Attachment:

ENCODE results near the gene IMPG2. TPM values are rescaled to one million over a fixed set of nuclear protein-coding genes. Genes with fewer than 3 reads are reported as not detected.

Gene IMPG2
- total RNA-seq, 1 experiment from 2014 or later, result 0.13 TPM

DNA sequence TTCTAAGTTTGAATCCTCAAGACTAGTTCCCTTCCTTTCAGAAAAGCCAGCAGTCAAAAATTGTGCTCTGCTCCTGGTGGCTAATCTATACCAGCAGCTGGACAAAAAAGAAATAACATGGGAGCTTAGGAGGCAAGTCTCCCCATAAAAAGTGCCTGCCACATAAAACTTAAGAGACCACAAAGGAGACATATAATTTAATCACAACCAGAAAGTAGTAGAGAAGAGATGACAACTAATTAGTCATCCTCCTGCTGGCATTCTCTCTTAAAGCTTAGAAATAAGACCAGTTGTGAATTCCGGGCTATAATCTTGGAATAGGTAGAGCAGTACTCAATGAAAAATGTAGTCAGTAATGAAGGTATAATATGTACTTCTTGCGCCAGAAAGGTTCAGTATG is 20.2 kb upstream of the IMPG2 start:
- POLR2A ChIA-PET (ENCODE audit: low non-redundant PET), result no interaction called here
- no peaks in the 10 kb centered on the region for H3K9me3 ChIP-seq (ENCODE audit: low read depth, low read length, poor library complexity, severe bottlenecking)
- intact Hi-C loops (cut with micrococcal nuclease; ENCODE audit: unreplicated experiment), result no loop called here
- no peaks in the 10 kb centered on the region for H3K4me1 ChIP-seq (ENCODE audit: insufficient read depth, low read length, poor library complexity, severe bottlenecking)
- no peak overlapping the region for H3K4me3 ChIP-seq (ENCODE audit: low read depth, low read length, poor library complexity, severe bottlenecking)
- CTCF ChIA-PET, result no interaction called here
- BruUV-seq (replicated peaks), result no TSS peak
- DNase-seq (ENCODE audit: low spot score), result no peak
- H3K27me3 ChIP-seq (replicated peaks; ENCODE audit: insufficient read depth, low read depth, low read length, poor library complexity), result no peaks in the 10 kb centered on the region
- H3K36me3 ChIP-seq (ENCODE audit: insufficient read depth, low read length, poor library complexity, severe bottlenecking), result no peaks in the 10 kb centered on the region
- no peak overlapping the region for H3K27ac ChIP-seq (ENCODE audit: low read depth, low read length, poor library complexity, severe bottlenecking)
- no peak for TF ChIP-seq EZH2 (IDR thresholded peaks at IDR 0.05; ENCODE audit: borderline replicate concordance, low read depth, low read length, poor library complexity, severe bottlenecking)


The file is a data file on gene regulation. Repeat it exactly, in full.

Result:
ENCODE results near the gene IMPG2. TPM values are rescaled to one million over a fixed set of nuclear protein-coding genes. Genes with fewer than 3 reads are reported as not detected.

Gene IMPG2
- total RNA-seq, 1 experiment from 2014 or later, result 0.13 TPM

DNA sequence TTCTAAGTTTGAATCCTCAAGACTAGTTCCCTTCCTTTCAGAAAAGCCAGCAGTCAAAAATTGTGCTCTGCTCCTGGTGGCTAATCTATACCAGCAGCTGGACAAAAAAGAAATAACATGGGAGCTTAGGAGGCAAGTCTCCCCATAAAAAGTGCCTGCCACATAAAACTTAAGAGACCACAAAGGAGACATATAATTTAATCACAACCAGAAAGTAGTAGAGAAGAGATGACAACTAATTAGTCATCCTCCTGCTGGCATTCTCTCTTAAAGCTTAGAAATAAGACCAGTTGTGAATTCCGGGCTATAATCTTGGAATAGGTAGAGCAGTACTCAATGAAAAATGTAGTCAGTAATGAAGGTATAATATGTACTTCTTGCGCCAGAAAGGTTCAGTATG is 20.2 kb upstream of the IMPG2 start:
- POLR2A ChIA-PET (ENCODE audit: low non-redundant PET), result no interaction called here
- no peaks in the 10 kb centered on the region for H3K9me3 ChIP-seq (ENCODE audit: low read depth, low read length, poor library complexity, severe bottlenecking)
- intact Hi-C loops (cut with micrococcal nuclease; ENCODE audit: unreplicated experiment), result no loop called here
- no peaks in the 10 kb centered on the region for H3K4me1 ChIP-seq (ENCODE audit: insufficient read depth, low read length, poor library complexity, severe bottlenecking)
- no peak overlapping the region for H3K4me3 ChIP-seq (ENCODE audit: low read depth, low read length, poor library complexity, severe bottlenecking)
- CTCF ChIA-PET, result no interaction called here
- BruUV-seq (replicated peaks), result no TSS peak
- DNase-seq (ENCODE audit: low spot score), result no peak
- H3K27me3 ChIP-seq (replicated peaks; ENCODE audit: insufficient read depth, low read depth, low read length, poor library complexity), result no peaks in the 10 kb centered on the region
- H3K36me3 ChIP-seq (ENCODE audit: insufficient read depth, low read length, poor library complexity, severe bottlenecking), result no peaks in the 10 kb centered on the region
- no peak overlapping the region for H3K27ac ChIP-seq (ENCODE audit: low read depth, low read length, poor library complexity, severe bottlenecking)
- no peak for TF ChIP-seq EZH2 (IDR thresholded peaks at IDR 0.05; ENCODE audit: borderline replicate concordance, low read depth, low read length, poor library complexity, severe bottlenecking)